As someone who runs a business in the social media space, I’m often asked ‘where do I start? There’s so much out there these days.’ There’s YouTube, Facebook, Twitter, Pinterest, Instagram, and the list is getting longer and longer, with no signs of stopping. The most popular platforms are seeing their growth continue to increase. Twitter, for example, boasts about 500 million IDs and Facebook recently hit the one-billion user mark.
It can be overwhelming to keep up with the fast-paced digital world we live in, but learning to evolve your business with it is critical. If you’re heavily involved in social media already, you’re likely aware of the potential it has when it comes to connecting with and engaging consumers for greater brand awareness and sales. If you haven’t jumped in, it’s worth a shot to discover the benefits it can have for your business. So, back to the original question: where to start?
1. First ask yourself: Why are you using social media? Just like when you started your business and wrote a business plan (or even just scribbled your vision down on a napkin), it’s a good idea to pinpoint what you want to achieve using social media tools for your business. Since the aim of these tools is to ‘social’, gaining new clients isn’t your only goal. Consider objectives such as: ongoing engagement of current customers, building brand recognition, positioning yourself as an expert in your field, offering amazing customer service or gaining more exposure in your niche and local area.
2. Who are you targeting? A focused social media plan will have better results than a random, broad campaign. It doesn’t matter if you have ten thousand followers and fans, if only two of them end up being qualified leads in your target demographic. Re-familiarize yourself with your business’s specific target markets and where they are. Keep your eye on the prize.
3. Where are you posting? Unless you have someone managing your social strategy, it’s nearly impossible to have a fully active and valuable presence on every single one. I recommend, based on your niche, to identify which platforms your target audience is on. Choose a couple to make your presence known and commit.
4. What are you trying to say? Content is still king, but this can be tricky for some companies that don’t have much existing content to share. If you have a blog, for example, itwill be a bit easier to begin. If not, now is the time to start creating content for your desired audience that is either relevant, engaging, interesting or entertaining. This can come in the form of articles, videos, pictures, etc. Curating content is also key. If you don’t have your own articles to share for example, scour the Internet to find content that is relevant to your audience. Whether or not your content is engaging will become obvious quickly. You’ll know by the number of shares, re-tweets, or comments you get – depending on which platform you place it on. No action? Keep on trying until you get the reaction you are looking for.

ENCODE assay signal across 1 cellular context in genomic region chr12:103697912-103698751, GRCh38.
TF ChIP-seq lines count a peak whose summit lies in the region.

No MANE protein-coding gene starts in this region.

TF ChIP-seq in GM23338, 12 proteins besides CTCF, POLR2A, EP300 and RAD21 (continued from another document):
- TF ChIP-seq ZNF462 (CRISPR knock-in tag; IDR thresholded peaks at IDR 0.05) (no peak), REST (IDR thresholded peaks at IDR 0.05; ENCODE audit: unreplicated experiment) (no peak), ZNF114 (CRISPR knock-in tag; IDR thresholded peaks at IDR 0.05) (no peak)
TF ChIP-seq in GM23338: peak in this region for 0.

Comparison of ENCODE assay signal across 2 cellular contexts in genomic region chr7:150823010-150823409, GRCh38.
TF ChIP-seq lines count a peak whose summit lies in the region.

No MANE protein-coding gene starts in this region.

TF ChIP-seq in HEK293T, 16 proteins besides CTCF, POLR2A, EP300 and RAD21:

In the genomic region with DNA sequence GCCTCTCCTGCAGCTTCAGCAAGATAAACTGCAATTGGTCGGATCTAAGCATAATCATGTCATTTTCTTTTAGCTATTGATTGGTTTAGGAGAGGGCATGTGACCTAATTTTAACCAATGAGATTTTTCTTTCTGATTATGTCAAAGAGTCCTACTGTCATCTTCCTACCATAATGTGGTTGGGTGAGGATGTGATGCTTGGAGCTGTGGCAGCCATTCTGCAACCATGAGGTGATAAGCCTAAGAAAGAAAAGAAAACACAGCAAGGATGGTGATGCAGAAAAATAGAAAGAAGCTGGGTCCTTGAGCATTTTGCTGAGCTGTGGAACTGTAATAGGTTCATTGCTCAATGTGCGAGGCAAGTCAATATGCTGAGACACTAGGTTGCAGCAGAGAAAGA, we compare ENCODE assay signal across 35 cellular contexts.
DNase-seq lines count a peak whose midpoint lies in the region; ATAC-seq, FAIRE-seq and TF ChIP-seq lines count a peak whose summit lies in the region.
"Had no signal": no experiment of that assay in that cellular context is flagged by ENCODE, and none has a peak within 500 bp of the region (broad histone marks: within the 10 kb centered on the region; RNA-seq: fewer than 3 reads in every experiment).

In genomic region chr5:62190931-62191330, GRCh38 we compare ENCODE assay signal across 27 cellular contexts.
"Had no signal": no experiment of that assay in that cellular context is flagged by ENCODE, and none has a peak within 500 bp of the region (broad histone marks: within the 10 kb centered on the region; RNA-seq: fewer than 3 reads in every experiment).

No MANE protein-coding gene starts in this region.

5. Commit. Hard. Consistency is key to a successful social media marketing approach. You can’t go hard for a month and then stop – that’s like telling the people who did follow you that you no longer care, which will do more harm than good. Put together a daily plan detailing what you will be doing and assign time limits to it. Also, decide how you will manage the various results you get through social media like customer service questions, new sales leads, requests for information, etc. You may need to delegate certain areas to people within your organization.
6. Let technology help you. Do some research on some platforms and software which can help you manage your accounts, depending on where your online assets will be. Hootsuite, TweetDeck, SocialOomph are just a few examples. These platforms help to organize your efforts, and make it easier for you to manage your campaign.
Committing to a social media strategy is worth your time if you approach it strategically and thoughtfully. If you don’t have time to spare, there are people out there who can help you, just make sure they are qualified. Social media isn’t something you should ever hand over to an intern to manage. Your online brand assets will quickly become your most visible and vocal representation of your business. It’s well worth it to invest time to making sure it’s done right, the first time.
Special to The Globe and Mail